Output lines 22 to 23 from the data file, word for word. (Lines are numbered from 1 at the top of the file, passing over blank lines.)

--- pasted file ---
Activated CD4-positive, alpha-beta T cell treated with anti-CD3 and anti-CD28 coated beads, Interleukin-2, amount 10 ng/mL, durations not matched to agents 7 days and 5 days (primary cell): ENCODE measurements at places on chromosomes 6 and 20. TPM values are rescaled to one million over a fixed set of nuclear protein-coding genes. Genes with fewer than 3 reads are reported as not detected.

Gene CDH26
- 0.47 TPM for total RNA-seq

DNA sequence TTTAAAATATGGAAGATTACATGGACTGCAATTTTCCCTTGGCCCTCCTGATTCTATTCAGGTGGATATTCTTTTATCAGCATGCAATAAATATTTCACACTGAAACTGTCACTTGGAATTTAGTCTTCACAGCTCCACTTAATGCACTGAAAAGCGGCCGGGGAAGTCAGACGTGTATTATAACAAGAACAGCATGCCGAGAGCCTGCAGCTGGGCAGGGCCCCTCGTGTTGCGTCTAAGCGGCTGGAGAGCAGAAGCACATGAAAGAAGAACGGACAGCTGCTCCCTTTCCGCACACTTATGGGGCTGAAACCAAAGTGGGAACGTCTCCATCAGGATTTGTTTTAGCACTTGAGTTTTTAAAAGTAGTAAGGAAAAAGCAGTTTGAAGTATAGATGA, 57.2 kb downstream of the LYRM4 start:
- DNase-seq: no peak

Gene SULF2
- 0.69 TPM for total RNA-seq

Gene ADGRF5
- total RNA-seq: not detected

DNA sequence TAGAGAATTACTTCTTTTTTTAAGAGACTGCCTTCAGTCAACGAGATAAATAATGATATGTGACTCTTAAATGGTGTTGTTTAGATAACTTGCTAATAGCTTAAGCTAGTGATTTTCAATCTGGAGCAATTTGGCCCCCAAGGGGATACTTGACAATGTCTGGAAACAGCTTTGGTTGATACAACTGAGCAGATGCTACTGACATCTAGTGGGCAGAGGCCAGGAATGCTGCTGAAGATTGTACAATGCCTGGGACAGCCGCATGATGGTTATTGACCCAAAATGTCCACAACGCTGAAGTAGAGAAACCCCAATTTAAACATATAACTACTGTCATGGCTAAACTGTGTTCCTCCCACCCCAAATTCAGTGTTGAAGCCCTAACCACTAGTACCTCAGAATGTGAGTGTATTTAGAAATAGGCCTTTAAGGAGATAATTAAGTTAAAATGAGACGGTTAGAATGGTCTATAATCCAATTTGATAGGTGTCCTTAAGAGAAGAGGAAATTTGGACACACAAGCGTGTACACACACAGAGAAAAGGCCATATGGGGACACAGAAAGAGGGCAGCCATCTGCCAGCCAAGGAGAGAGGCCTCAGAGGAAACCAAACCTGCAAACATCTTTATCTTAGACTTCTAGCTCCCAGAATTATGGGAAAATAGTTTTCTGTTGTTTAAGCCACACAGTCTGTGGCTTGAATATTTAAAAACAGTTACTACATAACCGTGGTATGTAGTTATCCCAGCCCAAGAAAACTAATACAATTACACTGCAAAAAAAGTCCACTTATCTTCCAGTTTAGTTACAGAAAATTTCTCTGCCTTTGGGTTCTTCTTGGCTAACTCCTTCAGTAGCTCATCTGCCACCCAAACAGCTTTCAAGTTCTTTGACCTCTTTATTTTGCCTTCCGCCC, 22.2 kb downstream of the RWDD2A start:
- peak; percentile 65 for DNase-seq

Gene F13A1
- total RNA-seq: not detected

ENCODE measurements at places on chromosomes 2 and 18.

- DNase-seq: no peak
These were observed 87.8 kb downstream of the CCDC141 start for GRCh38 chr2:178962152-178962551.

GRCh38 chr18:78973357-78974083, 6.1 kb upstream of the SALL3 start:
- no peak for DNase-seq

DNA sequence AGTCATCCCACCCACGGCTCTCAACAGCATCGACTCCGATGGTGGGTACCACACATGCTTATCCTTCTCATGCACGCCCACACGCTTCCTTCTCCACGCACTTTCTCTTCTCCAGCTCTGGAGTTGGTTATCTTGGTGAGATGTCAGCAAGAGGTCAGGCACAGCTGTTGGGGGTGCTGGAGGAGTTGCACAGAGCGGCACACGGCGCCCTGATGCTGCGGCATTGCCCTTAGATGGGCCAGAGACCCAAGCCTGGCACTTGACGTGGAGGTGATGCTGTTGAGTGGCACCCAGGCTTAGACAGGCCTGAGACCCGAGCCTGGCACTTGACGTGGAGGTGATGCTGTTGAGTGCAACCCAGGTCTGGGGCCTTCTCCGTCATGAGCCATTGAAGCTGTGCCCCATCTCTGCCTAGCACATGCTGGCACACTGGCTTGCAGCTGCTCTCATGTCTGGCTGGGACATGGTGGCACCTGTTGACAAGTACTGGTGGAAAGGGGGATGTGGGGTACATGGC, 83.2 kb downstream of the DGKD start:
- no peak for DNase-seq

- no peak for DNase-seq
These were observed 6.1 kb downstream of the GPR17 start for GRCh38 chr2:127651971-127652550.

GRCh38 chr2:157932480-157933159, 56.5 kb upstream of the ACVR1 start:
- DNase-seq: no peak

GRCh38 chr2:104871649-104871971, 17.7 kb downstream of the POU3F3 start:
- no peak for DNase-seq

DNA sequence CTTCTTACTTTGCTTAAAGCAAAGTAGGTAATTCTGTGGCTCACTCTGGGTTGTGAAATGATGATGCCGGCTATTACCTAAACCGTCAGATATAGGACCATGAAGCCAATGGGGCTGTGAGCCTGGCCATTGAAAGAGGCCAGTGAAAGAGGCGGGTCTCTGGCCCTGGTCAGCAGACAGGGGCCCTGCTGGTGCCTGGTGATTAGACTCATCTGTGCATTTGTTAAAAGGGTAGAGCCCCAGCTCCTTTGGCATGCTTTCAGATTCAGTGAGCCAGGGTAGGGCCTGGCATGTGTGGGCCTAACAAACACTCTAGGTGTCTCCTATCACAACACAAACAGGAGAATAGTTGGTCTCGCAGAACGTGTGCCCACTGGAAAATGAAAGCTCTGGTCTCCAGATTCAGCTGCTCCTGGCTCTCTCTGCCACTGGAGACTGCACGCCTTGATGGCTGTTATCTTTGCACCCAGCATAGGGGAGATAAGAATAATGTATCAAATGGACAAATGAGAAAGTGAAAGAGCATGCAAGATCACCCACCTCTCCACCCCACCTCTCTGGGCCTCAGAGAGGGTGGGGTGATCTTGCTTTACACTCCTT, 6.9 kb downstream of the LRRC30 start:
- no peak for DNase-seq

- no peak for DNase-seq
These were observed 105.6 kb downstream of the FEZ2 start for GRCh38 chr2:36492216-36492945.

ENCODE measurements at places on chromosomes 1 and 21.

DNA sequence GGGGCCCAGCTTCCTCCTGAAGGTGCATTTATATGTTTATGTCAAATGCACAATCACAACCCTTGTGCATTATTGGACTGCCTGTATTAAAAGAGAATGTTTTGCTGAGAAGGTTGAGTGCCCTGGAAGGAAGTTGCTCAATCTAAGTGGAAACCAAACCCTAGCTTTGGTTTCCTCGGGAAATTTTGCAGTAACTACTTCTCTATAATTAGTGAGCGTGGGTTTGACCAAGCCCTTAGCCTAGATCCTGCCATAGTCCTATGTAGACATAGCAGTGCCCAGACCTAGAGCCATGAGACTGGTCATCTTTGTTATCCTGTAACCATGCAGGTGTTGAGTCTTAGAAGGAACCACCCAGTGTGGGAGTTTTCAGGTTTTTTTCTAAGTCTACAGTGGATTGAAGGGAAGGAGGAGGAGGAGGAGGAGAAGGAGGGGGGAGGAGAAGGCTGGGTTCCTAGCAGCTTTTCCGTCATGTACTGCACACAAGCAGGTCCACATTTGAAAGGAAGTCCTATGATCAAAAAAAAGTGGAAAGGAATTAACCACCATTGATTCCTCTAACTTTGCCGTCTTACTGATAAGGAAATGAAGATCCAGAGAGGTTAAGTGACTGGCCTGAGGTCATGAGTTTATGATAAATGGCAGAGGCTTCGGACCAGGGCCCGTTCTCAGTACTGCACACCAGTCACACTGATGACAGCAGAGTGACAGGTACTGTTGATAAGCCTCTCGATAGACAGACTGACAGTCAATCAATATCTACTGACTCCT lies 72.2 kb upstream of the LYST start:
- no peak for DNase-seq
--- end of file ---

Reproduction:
These were observed 6.1 kb downstream of the GPR17 start for GRCh38 chr2:127651971-127652550.

GRCh38 chr2:157932480-157933159, 56.5 kb upstream of the ACVR1 start: